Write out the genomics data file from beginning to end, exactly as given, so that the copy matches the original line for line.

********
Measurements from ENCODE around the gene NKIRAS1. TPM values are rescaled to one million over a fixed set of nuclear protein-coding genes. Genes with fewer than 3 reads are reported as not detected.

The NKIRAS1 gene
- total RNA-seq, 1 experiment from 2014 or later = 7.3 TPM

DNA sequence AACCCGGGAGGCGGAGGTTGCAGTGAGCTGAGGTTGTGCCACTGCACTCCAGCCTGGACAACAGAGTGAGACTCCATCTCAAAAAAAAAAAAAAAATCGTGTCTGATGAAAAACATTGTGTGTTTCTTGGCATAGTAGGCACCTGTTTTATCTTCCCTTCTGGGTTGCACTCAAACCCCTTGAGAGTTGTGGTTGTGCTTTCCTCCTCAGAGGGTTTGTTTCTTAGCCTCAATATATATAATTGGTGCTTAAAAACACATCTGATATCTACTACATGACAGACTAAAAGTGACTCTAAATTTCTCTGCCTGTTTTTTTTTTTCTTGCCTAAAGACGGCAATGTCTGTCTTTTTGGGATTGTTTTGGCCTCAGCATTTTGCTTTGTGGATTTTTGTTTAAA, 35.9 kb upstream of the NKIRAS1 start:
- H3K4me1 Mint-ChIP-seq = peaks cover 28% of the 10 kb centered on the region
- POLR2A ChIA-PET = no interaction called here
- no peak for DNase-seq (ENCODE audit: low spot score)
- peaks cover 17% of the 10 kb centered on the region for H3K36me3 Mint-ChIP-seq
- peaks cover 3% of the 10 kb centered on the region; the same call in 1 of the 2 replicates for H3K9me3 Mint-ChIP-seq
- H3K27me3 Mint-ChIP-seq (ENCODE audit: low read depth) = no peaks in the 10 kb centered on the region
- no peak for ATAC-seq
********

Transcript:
Measurements from ENCODE around the gene NKIRAS1. TPM values are rescaled to one million over a fixed set of nuclear protein-coding genes. Genes with fewer than 3 reads are reported as not detected.

The NKIRAS1 gene
- total RNA-seq, 1 experiment from 2014 or later = 7.3 TPM

DNA sequence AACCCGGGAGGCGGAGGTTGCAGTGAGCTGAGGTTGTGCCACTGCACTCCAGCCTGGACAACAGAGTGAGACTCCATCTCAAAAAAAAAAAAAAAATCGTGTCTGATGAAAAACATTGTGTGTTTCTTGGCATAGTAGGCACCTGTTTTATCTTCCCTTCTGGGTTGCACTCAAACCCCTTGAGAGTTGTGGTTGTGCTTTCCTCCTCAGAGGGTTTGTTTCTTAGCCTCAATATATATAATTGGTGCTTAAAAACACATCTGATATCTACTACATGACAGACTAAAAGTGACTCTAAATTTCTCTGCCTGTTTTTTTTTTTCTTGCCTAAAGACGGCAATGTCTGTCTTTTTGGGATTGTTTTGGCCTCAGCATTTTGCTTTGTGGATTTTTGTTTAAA, 35.9 kb upstream of the NKIRAS1 start:
- H3K4me1 Mint-ChIP-seq = peaks cover 28% of the 10 kb centered on the region
- POLR2A ChIA-PET = no interaction called here
- no peak for DNase-seq (ENCODE audit: low spot score)
- peaks cover 17% of the 10 kb centered on the region for H3K36me3 Mint-ChIP-seq
- peaks cover 3% of the 10 kb centered on the region; the same call in 1 of the 2 replicates for H3K9me3 Mint-ChIP-seq
- H3K27me3 Mint-ChIP-seq (ENCODE audit: low read depth) = no peaks in the 10 kb centered on the region
- no peak for ATAC-seq